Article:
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#1 Matthew Buick

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Posted 03 March 2007 - 07:51 PM

A while back on eBay I saw a full lenght Super 8mm print of Grease. :)

I was wondering what the print stock would have been, it is the holy 5247, or an impostor?

Kind regards. :D
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#2 David Mullen ASC

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Posted 03 March 2007 - 11:32 PM

A while back on eBay I saw a full lenght Super 8mm print of Grease. :)

I was wondering what the print stock would have been, it is the holy 5247, or an impostor?

Kind regards. :D


What difference would it make, unless it is a 35mm anamorphic print, it's not going to tell you much about the look of 5247 in the original "Grease" -- just the look of an optical printer reduction from dupe elements. So unless you were planning to do the same thing -- shoot in 35mm anamorphic and reduce to Super-8, I don't think you'll gain any insights into how 5247 looks. Certainly the grain would be a lot different than if you shot 5247 in Super-8 to begin with.
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#3 ryan_bennett

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Posted 04 March 2007 - 12:18 AM

Matthew once again what makes the colors, the film stock or the decisions of the you make in the colors used in the scene you're filming? Certainly there's a degree thatt the film stock effects the colors, but what you have on your actors, the background etc. that's all on set in camera, plus you can manipulate colors, saturate or desaturate in post.

Have you looked at these links? :
http://www.kodak.com...tive/5247.shtml

Learn how to read curves to find a stock that matches it the closest.

5247 is a 125 speed stock, fuji currently has a 125:

http://www.fujifilmu...roduct=41075313

I wouldn't be surprised if what you saw was actually a 16mm print or a 5 minute or so "teaser"/compliation reel on super 8 and not 5247, not the whole movie, something not unlike this:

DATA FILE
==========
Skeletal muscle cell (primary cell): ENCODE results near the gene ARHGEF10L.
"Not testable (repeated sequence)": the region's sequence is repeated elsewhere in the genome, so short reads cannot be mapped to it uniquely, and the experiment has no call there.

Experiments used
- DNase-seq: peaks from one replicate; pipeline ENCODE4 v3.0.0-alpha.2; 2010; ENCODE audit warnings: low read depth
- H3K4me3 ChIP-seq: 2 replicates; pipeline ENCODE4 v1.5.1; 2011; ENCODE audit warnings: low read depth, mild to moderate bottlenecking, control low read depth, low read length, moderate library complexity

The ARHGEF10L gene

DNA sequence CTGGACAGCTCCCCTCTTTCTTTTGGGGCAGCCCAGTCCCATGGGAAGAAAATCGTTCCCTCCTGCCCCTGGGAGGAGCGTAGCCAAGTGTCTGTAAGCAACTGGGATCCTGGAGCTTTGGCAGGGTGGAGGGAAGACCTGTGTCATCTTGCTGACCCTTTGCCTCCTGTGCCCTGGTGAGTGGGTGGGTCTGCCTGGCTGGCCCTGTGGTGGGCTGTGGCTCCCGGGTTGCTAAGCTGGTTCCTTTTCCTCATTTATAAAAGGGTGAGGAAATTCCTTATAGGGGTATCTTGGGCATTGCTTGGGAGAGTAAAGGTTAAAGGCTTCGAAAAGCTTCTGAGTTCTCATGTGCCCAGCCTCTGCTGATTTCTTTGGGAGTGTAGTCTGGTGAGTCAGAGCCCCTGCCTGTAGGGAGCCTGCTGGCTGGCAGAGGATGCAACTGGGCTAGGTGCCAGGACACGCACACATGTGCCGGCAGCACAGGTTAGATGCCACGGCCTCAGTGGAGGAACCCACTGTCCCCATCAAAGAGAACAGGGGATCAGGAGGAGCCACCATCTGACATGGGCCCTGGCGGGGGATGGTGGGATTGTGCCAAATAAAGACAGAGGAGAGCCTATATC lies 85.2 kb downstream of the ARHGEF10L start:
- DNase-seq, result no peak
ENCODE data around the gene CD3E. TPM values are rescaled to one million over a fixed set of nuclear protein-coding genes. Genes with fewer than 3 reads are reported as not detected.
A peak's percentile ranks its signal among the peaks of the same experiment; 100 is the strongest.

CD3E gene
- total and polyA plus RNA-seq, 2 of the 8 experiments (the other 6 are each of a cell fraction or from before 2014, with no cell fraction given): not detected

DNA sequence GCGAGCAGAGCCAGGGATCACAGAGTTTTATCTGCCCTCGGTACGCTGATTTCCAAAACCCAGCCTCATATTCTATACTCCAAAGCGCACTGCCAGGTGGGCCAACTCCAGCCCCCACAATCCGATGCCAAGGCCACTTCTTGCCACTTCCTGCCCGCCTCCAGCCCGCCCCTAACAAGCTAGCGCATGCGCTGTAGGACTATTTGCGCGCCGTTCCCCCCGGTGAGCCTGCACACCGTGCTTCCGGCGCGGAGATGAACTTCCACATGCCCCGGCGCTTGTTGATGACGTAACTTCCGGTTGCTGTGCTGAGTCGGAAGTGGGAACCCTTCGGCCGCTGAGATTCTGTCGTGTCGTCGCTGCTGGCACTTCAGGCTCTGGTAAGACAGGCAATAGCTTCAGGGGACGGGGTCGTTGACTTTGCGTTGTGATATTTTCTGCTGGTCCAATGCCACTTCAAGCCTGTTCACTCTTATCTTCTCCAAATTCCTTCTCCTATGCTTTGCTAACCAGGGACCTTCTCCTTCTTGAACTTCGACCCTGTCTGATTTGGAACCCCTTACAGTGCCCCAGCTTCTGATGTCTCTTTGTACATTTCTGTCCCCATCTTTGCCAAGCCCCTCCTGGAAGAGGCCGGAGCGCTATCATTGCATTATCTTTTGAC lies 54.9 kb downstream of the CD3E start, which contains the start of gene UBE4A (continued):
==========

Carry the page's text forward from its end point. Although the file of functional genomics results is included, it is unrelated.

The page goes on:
http://cgi.ebay.com/...1QQcmdZViewItem

Even though it would be super 8 that would be a whole buttload of reels and super 8, 2200 feet of film for a 110 minute movie...

Shoot, learn, experiment, shoot and learn and just keep repeating. You'll get the look you want but you need to learn and fail/succeed a few times. It's not the stock, it's not the cameram, it's what you do with them and what you capture using these tools.
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#4 Chris Cottrill

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Posted 04 March 2007 - 07:10 AM

I wouldn't be surprised if what you saw was actually a 16mm print or a 5 minute or so "teaser"/compliation reel on super 8 and not 5247, not the whole movie,

Even though it would be super 8 that would be a whole buttload of reels and super 8, 2200 feet of film for a 110 minute movie...


GREASE was sold in full feature form in Super-8 around 1980. It was sold by a company called Marketing Films which bought the rights to some Paramount titles. Not sure what stock was used in printing the reduction prints, but they were estar based. The prints were pretty good overall, with great sound on the magnetic stripe, but perhaps a tad soft on the sharpness. Most of them have some slight color fade by now. More recently (last few years) GREASE was sold by Derann Films in the U.K. (and may still be available) with new prints in full scope.
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#5 Matthew Buick

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Posted 04 March 2007 - 04:10 PM

I was only asking which film was used out of pure interest, not because I wanted to gauge colour and grain. :angry:

If I wanted to see what 5247 looked like in super 8 I would only have to find a piece of camera negative, cut out the right shape, film it in my camera, process it, and then have it "telecined" or converted to whichever positive would best suit it's look. :D
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#6 Joseph Winchester

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Posted 04 March 2007 - 04:45 PM

You would need to project it to see it's real characteristics. Telecine has it's own effects on the look of the film, and each telecine will be a bit different. So if you want a true test of the films 'look', projected is the only way to go.
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#7 Matthew Buick

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Posted 04 March 2007 - 04:54 PM

Oh. I thought some high quality device like a Workprinter XP wouldn't change the look too much. :huh:

Anyway there's no way I'm paying £250.00 just to see what 5247 looks like. :D
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#8 Terry Mester

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Posted 05 March 2007 - 01:08 AM

Oh. I thought some high quality device like a Workprinter XP wouldn't change the look too much. :huh:


Matthew, the colour content of a Digital Telecine record is no more than the "bits" of Computer Memory assigned to it. So, a 24-Bit colour record (8-Bits per Primary Colour -- R,G&B) can only record a maximum of 256 Shades per Primary Colour! However, this doesn't necessarily mean that the CCD Pixels in the Telecine machine can accurately produce all 256 different Shades. Furthermore, the Pixel Sensors are "square" and "linear" which distorts the original light record on the Film.
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#9 Matthew Buick

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Posted 05 March 2007 - 04:03 PM

Aha, you've just cleared some techno-jargon for me, thanks. :D
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